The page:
Why the Japanese Law School System Was Established: Co-optation as a Defensive Tactic in the Face of Global Pressures
Research output: Contribution to journal › Article
In the face of pressures to expand the rule of law, in 2004, Japan introduced a new law school system in order to produce more and better qualified lawyers. This article explains why the new law school system solution was selected from among other alternatives such as reforming the national bar exam, abolishing mandatory legal training, reforming existing legal education, or redefining the jurisdiction of lawyers. I argue that the law school system was adopted because the legal establishment co-opted pro-law school scholars and other reformists. Although American-style law schools have been introduced in Japan, power has not yet shifted entirely from the legal establishment to the pro-law school scholars; while the legal establishment may no longer have absolute control of the Japanese judicial arena, it remains powerful because it successfully co-opted pro-American elites into judicial reform. By analyzing the case of the Japanese law school system, this article indicates that transplants of global institutions may often be more symbolic than practical due to co-optation tactics used by powerful local actors.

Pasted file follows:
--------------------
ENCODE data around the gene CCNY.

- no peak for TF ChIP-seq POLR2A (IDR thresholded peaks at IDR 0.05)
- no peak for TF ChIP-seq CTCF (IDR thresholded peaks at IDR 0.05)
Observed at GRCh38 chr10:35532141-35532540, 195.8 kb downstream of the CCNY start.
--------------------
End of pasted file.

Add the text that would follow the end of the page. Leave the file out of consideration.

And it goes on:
|Research areas and keywords||
Subject classification (UKÄ) – MANDATORY
|Journal||Law & Social Inquiry|
|Publication status||Published - 2009|